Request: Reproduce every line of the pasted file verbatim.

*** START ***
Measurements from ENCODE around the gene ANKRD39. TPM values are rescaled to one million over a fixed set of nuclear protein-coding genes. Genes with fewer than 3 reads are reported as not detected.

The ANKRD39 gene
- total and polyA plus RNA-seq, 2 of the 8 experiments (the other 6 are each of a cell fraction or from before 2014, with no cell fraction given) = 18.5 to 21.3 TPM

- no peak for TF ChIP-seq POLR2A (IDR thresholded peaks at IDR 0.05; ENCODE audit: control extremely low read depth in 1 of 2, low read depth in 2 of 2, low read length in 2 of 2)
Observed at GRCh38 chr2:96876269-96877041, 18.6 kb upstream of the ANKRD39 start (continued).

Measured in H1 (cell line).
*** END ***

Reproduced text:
Measurements from ENCODE around the gene ANKRD39. TPM values are rescaled to one million over a fixed set of nuclear protein-coding genes. Genes with fewer than 3 reads are reported as not detected.

The ANKRD39 gene
- total and polyA plus RNA-seq, 2 of the 8 experiments (the other 6 are each of a cell fraction or from before 2014, with no cell fraction given) = 18.5 to 21.3 TPM

- no peak for TF ChIP-seq POLR2A (IDR thresholded peaks at IDR 0.05; ENCODE audit: control extremely low read depth in 1 of 2, low read depth in 2 of 2, low read length in 2 of 2)
Observed at GRCh38 chr2:96876269-96877041, 18.6 kb upstream of the ANKRD39 start (continued).

Measured in H1 (cell line).